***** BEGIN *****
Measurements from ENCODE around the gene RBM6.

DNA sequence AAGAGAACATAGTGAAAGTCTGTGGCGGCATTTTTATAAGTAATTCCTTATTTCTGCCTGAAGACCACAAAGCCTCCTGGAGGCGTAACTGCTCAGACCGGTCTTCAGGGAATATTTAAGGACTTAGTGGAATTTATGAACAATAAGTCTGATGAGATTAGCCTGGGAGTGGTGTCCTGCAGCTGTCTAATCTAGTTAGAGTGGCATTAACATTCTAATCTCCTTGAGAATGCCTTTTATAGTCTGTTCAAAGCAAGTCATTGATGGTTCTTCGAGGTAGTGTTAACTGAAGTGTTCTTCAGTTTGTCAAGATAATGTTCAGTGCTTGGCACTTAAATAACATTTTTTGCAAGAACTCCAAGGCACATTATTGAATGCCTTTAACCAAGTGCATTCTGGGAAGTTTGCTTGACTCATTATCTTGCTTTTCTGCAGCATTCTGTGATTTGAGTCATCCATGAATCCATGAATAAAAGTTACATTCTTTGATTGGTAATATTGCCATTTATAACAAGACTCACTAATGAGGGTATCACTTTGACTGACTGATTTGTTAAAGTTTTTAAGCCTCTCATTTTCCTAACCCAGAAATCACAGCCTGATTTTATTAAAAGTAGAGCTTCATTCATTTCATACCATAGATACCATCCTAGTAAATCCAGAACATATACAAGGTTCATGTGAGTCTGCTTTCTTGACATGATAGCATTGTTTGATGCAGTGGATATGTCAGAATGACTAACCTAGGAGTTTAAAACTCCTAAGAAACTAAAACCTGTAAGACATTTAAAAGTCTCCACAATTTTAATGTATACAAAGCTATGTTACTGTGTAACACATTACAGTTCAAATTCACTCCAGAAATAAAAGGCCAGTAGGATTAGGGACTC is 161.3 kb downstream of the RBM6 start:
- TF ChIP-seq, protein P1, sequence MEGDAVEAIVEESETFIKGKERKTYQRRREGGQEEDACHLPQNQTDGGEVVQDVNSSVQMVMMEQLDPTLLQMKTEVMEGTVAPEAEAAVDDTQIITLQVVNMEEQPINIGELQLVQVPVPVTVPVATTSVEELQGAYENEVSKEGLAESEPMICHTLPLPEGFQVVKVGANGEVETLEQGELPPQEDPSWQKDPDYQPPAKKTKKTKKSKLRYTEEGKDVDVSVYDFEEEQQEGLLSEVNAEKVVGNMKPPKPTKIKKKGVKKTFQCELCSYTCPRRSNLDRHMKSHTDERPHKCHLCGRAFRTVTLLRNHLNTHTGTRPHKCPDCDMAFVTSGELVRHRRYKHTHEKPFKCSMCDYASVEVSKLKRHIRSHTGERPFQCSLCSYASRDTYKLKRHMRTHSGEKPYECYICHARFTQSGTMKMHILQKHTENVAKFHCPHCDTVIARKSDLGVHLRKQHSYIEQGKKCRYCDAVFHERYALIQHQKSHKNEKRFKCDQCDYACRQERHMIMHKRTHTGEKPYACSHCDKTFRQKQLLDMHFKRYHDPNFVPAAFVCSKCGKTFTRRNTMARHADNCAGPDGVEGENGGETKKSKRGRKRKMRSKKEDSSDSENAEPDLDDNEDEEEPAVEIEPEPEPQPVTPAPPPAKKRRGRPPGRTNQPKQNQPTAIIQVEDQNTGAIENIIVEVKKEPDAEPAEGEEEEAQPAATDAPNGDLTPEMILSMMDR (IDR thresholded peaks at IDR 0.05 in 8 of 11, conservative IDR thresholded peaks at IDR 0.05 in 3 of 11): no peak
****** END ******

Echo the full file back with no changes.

Measurements from ENCODE around the gene RBM6.

DNA sequence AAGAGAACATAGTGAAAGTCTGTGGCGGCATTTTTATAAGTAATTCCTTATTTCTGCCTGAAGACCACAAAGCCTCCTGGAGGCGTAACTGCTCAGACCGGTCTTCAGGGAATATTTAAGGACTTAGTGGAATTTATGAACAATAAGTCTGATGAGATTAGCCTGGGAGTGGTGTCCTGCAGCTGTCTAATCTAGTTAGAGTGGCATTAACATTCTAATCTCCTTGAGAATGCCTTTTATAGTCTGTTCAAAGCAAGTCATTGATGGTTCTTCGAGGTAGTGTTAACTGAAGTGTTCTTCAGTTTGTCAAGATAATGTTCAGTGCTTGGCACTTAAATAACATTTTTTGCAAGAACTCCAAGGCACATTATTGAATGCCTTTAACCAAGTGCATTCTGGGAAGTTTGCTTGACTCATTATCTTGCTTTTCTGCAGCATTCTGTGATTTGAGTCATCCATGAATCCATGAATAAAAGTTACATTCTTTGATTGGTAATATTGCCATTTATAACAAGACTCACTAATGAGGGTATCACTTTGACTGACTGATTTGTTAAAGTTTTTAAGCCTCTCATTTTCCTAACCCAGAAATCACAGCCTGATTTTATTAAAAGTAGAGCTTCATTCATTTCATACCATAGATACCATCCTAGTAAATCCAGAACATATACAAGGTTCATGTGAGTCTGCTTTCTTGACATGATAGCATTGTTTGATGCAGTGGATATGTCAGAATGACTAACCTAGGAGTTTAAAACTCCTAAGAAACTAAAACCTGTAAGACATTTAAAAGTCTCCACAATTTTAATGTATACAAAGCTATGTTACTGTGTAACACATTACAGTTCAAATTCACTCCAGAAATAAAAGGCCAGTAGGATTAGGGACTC is 161.3 kb downstream of the RBM6 start:
- TF ChIP-seq, protein P1, sequence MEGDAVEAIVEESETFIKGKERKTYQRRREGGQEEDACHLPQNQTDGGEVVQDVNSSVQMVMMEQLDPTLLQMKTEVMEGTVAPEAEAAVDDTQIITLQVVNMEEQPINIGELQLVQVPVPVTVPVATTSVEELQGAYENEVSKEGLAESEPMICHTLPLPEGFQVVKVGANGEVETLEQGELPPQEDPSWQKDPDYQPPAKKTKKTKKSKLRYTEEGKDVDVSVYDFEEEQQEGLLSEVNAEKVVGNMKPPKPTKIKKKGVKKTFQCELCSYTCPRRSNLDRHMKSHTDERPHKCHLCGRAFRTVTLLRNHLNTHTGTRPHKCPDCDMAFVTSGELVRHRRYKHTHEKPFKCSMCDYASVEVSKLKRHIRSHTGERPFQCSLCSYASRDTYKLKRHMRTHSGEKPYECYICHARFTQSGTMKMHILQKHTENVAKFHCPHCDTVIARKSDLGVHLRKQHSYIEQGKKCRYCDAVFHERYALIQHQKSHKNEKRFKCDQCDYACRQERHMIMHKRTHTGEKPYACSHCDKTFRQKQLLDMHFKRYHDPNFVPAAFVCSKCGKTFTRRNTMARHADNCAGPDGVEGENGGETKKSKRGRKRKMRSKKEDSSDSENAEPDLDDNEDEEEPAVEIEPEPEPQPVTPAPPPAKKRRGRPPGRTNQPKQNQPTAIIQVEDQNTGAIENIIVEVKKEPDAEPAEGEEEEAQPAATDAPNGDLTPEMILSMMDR (IDR thresholded peaks at IDR 0.05 in 8 of 11, conservative IDR thresholded peaks at IDR 0.05 in 3 of 11): no peak